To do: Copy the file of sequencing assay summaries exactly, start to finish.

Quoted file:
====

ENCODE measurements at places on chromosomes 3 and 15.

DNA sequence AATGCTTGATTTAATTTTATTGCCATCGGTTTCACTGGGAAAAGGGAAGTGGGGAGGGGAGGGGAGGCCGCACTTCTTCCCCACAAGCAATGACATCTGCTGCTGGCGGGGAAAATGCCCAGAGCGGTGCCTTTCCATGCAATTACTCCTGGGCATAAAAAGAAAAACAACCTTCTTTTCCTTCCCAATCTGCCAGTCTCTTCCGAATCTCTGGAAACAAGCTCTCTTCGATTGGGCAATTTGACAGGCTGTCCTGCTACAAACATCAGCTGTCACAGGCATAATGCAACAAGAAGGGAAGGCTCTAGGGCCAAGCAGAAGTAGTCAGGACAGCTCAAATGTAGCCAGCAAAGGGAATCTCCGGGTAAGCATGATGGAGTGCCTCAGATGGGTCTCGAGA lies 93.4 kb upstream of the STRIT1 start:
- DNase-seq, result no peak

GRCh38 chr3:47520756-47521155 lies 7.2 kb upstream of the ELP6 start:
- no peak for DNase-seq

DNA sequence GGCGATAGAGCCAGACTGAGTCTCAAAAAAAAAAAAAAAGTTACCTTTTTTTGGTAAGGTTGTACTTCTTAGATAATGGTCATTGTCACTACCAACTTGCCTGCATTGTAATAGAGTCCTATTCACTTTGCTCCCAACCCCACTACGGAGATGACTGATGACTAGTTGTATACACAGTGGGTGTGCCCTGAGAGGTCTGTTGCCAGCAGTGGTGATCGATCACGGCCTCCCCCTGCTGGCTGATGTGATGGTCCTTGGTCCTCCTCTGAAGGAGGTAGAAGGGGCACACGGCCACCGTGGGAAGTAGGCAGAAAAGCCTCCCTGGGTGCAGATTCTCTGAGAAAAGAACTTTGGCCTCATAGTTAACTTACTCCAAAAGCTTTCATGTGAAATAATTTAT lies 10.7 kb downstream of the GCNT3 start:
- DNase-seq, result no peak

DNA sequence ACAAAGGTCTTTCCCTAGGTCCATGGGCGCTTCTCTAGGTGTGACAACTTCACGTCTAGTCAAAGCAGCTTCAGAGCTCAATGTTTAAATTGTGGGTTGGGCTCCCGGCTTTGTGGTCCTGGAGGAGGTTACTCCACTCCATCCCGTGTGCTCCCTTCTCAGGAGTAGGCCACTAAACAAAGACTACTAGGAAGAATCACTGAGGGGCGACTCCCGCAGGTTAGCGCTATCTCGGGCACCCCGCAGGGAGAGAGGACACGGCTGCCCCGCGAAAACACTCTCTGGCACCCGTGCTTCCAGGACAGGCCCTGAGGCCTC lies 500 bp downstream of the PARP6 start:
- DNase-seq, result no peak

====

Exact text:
ENCODE measurements at places on chromosomes 3 and 15.

DNA sequence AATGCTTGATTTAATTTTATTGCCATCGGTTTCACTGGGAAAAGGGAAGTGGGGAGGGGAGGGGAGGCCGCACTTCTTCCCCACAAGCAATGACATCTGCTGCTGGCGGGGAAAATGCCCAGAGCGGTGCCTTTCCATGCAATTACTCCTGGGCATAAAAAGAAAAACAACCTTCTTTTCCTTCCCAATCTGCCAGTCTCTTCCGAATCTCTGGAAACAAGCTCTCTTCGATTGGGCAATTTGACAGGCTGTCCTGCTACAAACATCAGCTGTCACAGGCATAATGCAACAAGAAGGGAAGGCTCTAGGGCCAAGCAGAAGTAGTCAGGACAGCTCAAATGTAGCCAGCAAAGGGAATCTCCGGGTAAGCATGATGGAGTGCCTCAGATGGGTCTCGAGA lies 93.4 kb upstream of the STRIT1 start:
- DNase-seq, result no peak

GRCh38 chr3:47520756-47521155 lies 7.2 kb upstream of the ELP6 start:
- no peak for DNase-seq

DNA sequence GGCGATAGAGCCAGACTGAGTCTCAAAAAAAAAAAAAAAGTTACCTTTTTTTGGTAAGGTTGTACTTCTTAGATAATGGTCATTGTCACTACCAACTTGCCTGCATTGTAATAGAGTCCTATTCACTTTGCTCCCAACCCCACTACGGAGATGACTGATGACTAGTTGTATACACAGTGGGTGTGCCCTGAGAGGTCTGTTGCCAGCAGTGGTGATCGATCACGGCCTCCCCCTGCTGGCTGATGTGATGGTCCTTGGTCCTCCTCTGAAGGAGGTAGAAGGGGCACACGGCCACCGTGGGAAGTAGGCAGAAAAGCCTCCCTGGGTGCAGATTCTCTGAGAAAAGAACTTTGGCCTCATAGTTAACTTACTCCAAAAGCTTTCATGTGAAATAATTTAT lies 10.7 kb downstream of the GCNT3 start:
- DNase-seq, result no peak

DNA sequence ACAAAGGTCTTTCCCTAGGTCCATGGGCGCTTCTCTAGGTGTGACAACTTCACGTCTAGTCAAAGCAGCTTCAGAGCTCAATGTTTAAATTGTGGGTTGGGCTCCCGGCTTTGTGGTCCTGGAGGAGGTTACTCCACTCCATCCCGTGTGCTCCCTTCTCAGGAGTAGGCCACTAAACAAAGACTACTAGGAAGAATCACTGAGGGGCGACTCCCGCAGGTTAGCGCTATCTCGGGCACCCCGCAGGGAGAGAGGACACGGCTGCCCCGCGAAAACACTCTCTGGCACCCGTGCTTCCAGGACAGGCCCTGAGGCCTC lies 500 bp downstream of the PARP6 start:
- DNase-seq, result no peak